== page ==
• Lucy Brock

Wilma Mankiller

Photo by James Schnepf, courtesy of the Wilma Mankiller Foundation

Wilma Mankiller, first female Principal Chief of the Cherokee Nation, was an activist from birth. “In order to understand how I operate, it is necessary to understand that I came from an activist family,” she said (Tyler). From her early involvement in the Black Panther Party and an interest in the reclaiming of Alcatraz Island to her numerous contributions as chief, Mankiller sought to serve her entire life (Pratt).

Born in 1945, Mankiller spent the first eleven years of her life in her family’s rural ancestral home of Oklahoma (Tyler). But in 1956, her family was uprooted and moved to San Francisco as part of the Bureau of Indian Affairs Relocation Program. This program saw 750,000 other Native Americans relocated from their traditional homes on reserves to urban areas in the subsequent decades (Pratt). While this program aimed to better integrate Indigenous peoples into urban American society, the reality was that many of these migrants faced severe racial discrimination and were isolated from the communities that had offered them inclusion and protection (“American Indian Urban Relocation”). Mankiller was one of eleven children, and her family struggled to stay afloat in their new home (Tyler).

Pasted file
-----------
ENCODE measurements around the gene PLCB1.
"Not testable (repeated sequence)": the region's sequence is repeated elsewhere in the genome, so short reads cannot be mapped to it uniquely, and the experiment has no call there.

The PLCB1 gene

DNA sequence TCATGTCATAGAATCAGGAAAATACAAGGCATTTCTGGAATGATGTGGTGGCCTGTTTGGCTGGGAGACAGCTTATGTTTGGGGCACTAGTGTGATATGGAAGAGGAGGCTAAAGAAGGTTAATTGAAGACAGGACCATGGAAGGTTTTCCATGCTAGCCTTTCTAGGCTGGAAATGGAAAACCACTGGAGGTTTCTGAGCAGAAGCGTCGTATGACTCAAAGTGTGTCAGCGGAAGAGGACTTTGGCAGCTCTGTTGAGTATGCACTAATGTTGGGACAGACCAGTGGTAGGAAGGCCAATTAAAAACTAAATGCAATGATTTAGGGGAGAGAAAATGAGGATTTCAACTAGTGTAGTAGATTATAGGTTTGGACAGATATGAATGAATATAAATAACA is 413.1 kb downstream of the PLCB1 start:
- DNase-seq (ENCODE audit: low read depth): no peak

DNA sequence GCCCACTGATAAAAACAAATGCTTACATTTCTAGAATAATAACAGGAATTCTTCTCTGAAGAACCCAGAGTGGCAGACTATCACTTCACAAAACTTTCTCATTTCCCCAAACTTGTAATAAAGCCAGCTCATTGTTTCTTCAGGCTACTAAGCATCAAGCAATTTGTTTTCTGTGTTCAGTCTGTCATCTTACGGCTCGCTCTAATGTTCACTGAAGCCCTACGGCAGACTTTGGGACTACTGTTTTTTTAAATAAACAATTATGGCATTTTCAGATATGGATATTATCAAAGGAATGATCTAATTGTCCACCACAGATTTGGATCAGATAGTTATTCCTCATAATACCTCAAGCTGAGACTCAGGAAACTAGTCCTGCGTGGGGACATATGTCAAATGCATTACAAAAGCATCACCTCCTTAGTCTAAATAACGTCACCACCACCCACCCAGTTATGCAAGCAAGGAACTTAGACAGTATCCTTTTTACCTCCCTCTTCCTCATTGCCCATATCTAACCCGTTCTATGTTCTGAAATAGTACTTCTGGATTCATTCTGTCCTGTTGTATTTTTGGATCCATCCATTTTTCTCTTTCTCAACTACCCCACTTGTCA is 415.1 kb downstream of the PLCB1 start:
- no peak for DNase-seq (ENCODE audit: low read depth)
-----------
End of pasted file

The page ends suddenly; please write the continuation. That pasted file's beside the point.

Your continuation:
Mankiller first married at the age of eighteen (Tyler). The couple had two daughters, but six years into their marriage, something happened that changed Mankiller’s outlook on her life. Native American student activists had been working to reclaim Alcatraz Island as native land and in 1969, they finally succeeded in gaining control of the deserted island and occupied it for eighteen months (Andrews). This moment was a turning point for Mankiller -- “when Alcatraz occurred, I became aware of what needed to be done to let the rest of the world know that Indians had rights too,” she said (Tyler). After that, she became more involved and driven to improve the lives of Indigenous peoples.

In 1977, Mankiller divorced her first husband and moved with her daughters back to Oklahoma (Tyler). In the following few years, Mankiller suffered serious health problems, first from a car accident in which her best friend died, and then from a chronic neuromuscular disease, myasthenia gravis, which made it unable for her to speak or feed herself (Tyler). Mankiller made it through these struggles, crediting her good spirits to the Cherokee vision of “being of good mind,” which enabled her to think positively about the future (Tyler). Mankiller saw this time in her life as an opportunity to reflect on how precious life is, and has said without these setbacks, she would not have had the strength to tackle her projects later in life (Tyler).